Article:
DUNEDIN — Now that Honeymoon Island's water supply is back to flowing normally, city officials have begun to prepare for the next phases of work: replacing the relief line with a permanent fix and finding what went wrong.
The island's boil-water notice was lifted Sunday afternoon after 2,200 feet of pipeline was connected, disinfected, tested and brought online, said City Manager Rob DiSpirito. Full water pressure at the island's expansive condo complex, Royal Stewart Arms, was restored more than a week after the 20-inch water main connecting the complex to the mainland was struck by crews working on the Dunedin Causeway.
The relief main, sunk about 14 feet deep to the floor of the Intracoastal Waterway, took much of last week to install due to two days of heavy winds and choppy waves, said water division director Paul Stanek.
"We were having to fight with Mother Nature," Stanek told city commissioners. "She was the one person that wasn't invited to our construction meeting."
Yet it will pump water to the island only until two permanent pipes can be installed, a process that could take between three to six months, Stanek said.
This week, crews will test whether the damaged pipeline could be used as an outer sleeve for a smaller pipe fed inside, Stanek said. Paired with a second underwater pipe, the two lines would help protect the island's water supply from any future accidents.
Public works director Douglas Hutchens said that the temporary pipe, the condos' temporary water supplies, buoys in the waterway and contracted labor have cost up to $300,000, with more work on the way. He told commissioners the total repairs could cost about $750,000.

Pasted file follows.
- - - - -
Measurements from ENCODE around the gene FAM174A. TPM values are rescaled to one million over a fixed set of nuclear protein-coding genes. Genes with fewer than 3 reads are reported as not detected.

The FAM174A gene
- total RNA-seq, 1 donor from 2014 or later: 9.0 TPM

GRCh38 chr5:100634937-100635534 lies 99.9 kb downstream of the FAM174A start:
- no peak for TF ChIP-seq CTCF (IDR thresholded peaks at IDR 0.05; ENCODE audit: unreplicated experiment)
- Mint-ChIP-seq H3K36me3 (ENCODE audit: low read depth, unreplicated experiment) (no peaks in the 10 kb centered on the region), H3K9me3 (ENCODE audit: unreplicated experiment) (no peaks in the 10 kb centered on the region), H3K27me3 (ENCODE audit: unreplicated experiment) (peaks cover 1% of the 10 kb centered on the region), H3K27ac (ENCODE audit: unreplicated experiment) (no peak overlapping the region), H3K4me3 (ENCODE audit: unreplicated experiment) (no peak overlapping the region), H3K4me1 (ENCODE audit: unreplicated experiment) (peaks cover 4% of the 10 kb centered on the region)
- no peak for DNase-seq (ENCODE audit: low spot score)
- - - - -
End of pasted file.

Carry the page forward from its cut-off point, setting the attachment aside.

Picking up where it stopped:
City officials have also begun to investigate who provided the inaccurate map to the city that charted the island's water main 200 feet from where it actually was, DiSpirito said. Contractors, designers and consultants could have provided the faulty records to the city more than a decade ago, though no one has said for certain who they think may be to blame.
"We don't know if it was just a mistake or misinformation or misrepresentation — in other words, if the contractor or consultant misrepresented what was done in the field," Hutchens said. "We're working through that. It hasn't been our highest priority, because the emergency was getting water to the island."
By Tuesday, the water tanker, fire engine, shower trailers and portable restrooms had been removed from the complex's parking lot, where they sat for about a week.
Gail Appleton, who lives on the fifth floor of the complex's Elgin high-rise, said she and her husband eased the taps on slowly when they learned the island was back to normal. For the last week, she had boiled her water whenever she needed to wash dishes, though she stayed away from the portable bathrooms.
"We were very happy when it was all running smoothly," Appleton said. "Everybody's got a smile on their face."
Drew Harwell can be reached at firstname.lastname@example.org or (727) 445-4170.